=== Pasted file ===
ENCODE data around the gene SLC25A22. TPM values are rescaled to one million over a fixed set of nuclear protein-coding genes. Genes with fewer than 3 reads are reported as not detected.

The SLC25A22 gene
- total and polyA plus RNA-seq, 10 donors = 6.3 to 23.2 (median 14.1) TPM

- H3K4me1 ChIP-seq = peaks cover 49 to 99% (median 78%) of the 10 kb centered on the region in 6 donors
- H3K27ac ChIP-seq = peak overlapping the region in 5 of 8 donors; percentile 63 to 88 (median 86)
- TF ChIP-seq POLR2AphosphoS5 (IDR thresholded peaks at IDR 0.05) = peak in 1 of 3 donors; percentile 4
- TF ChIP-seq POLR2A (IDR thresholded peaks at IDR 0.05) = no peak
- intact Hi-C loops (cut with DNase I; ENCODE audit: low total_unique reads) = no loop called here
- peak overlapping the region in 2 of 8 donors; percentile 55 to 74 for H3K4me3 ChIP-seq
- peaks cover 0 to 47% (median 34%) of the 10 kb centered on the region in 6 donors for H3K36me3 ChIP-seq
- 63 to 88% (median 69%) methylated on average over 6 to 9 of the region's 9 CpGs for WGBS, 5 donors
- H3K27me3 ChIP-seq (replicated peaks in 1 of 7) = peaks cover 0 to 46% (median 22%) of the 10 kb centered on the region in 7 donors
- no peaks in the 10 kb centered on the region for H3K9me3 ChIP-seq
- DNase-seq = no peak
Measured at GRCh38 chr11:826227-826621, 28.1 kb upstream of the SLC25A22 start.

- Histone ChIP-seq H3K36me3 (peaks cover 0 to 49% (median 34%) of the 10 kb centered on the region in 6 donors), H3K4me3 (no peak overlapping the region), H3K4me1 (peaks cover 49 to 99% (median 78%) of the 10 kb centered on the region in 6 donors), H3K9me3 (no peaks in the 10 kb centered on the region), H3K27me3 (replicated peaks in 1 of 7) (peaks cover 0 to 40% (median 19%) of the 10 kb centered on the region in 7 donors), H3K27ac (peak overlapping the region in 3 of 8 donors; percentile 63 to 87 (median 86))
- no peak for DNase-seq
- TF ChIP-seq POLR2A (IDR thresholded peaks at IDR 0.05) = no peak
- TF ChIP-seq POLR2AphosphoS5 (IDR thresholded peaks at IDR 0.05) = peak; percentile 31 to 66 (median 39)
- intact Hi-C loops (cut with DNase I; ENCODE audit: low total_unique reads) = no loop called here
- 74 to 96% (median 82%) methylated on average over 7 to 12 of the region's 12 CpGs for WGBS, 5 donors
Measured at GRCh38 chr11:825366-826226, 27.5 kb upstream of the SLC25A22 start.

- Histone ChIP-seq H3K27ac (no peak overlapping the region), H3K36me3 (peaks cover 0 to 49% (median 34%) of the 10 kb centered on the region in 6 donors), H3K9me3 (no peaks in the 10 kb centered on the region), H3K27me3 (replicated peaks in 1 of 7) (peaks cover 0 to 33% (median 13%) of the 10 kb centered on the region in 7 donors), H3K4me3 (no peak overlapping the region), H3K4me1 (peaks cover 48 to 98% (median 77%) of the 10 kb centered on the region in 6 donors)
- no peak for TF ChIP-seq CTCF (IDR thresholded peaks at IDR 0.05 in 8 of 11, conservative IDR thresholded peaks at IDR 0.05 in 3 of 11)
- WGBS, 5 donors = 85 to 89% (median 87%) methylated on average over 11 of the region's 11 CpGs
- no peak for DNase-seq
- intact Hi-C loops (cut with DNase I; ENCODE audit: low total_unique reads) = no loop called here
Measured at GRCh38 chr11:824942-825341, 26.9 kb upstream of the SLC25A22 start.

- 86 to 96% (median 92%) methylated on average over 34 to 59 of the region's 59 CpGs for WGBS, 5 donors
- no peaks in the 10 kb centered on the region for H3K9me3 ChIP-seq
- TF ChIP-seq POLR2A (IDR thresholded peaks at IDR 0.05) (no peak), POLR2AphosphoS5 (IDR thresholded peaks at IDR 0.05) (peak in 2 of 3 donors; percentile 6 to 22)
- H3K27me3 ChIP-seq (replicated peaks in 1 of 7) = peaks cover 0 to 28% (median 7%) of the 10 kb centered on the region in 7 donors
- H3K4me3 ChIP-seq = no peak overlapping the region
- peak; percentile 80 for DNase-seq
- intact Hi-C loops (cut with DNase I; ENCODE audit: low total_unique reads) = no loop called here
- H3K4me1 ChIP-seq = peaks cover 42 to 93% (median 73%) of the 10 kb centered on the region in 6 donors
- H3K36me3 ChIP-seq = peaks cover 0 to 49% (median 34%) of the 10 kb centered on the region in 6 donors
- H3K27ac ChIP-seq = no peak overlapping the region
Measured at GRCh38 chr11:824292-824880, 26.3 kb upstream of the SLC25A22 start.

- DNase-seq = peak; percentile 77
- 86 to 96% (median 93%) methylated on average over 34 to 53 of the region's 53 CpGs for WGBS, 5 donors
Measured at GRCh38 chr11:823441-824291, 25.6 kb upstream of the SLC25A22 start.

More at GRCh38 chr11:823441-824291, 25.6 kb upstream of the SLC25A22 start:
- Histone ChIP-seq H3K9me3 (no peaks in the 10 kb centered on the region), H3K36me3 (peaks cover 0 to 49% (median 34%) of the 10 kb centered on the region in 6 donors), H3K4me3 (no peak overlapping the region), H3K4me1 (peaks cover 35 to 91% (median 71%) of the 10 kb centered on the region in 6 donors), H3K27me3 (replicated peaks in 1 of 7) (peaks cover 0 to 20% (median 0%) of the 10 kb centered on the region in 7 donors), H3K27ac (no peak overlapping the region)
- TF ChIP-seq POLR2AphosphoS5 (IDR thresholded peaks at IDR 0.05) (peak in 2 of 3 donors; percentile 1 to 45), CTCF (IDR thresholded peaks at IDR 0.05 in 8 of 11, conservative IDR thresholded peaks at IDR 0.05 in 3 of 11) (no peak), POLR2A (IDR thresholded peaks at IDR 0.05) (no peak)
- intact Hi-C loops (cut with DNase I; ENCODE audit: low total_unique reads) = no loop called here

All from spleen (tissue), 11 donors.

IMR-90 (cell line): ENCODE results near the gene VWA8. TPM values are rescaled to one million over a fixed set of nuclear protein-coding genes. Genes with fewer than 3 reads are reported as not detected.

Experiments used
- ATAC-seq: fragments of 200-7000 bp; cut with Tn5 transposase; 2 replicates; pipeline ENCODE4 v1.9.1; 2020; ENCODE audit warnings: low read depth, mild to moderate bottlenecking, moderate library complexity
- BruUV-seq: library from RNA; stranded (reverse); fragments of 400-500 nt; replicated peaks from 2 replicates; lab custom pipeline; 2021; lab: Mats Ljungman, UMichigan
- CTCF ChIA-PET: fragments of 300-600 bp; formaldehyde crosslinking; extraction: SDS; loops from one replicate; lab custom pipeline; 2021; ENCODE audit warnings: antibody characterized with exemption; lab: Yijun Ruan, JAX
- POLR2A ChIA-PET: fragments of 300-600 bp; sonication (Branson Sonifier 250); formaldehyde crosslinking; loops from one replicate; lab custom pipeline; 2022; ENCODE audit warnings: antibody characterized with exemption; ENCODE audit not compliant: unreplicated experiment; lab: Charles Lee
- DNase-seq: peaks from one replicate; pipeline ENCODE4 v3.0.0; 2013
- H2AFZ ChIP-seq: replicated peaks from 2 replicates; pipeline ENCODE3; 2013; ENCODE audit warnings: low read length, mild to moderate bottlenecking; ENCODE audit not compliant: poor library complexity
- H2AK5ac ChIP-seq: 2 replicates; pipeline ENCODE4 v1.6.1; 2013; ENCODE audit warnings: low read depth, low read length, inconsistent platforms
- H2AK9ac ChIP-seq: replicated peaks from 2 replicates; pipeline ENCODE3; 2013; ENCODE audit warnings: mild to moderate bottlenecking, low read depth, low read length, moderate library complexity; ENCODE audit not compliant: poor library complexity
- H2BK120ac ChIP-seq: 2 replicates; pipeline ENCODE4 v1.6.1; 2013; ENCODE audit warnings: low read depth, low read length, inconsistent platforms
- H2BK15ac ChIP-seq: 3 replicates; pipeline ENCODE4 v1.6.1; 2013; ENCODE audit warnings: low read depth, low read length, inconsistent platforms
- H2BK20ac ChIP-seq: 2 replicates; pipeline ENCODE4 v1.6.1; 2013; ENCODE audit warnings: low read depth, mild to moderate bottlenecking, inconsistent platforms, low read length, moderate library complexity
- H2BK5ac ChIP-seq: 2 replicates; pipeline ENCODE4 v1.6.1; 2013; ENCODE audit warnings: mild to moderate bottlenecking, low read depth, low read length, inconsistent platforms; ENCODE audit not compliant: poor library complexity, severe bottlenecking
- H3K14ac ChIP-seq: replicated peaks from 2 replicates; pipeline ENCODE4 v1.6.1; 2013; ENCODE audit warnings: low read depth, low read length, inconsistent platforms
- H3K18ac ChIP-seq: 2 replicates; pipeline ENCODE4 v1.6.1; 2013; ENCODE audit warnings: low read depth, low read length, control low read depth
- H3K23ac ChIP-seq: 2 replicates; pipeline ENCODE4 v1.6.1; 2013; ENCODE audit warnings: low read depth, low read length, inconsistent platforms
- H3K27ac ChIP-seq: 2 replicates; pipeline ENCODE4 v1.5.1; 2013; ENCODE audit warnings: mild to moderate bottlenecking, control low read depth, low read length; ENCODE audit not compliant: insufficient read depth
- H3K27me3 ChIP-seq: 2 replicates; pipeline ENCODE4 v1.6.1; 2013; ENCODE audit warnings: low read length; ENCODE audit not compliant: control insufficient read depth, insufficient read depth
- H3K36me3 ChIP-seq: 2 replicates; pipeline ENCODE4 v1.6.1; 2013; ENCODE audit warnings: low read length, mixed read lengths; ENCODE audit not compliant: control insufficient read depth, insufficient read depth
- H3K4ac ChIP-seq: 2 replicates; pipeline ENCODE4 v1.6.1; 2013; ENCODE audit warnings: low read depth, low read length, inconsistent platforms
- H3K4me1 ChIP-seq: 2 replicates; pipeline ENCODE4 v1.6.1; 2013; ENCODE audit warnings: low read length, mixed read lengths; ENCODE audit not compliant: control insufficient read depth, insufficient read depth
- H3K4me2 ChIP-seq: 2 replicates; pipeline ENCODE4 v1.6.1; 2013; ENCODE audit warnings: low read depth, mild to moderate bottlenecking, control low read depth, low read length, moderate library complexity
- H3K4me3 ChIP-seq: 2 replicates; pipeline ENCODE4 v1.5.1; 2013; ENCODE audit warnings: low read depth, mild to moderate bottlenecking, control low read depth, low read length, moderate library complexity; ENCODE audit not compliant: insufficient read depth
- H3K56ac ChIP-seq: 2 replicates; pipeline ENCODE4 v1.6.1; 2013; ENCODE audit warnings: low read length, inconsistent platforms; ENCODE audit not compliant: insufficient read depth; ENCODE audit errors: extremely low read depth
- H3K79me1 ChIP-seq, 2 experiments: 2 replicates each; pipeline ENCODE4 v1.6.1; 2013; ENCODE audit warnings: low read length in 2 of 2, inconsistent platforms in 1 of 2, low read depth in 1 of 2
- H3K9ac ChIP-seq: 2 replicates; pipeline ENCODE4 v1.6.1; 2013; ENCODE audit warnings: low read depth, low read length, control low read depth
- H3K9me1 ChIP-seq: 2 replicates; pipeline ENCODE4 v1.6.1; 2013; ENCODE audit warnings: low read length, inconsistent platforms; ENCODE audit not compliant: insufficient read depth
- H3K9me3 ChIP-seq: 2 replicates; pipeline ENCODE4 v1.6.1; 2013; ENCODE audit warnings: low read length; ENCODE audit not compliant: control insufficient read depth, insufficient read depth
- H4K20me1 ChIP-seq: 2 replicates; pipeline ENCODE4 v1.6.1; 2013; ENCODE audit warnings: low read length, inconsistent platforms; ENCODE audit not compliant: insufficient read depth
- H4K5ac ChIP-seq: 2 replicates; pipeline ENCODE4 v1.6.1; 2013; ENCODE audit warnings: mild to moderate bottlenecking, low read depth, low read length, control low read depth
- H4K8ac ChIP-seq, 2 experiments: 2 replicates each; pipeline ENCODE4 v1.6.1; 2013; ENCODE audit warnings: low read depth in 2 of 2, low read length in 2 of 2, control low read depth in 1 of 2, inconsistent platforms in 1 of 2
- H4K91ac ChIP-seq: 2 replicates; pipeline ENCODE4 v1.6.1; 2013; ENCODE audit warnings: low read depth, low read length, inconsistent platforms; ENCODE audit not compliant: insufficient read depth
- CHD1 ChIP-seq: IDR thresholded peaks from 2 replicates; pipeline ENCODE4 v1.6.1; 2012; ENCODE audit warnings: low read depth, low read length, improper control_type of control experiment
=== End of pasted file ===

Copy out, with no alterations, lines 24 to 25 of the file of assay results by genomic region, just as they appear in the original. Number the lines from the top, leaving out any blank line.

- no peak for TF ChIP-seq CTCF (IDR thresholded peaks at IDR 0.05 in 8 of 11, conservative IDR thresholded peaks at IDR 0.05 in 3 of 11)
- WGBS, 5 donors = 85 to 89% (median 87%) methylated on average over 11 of the region's 11 CpGs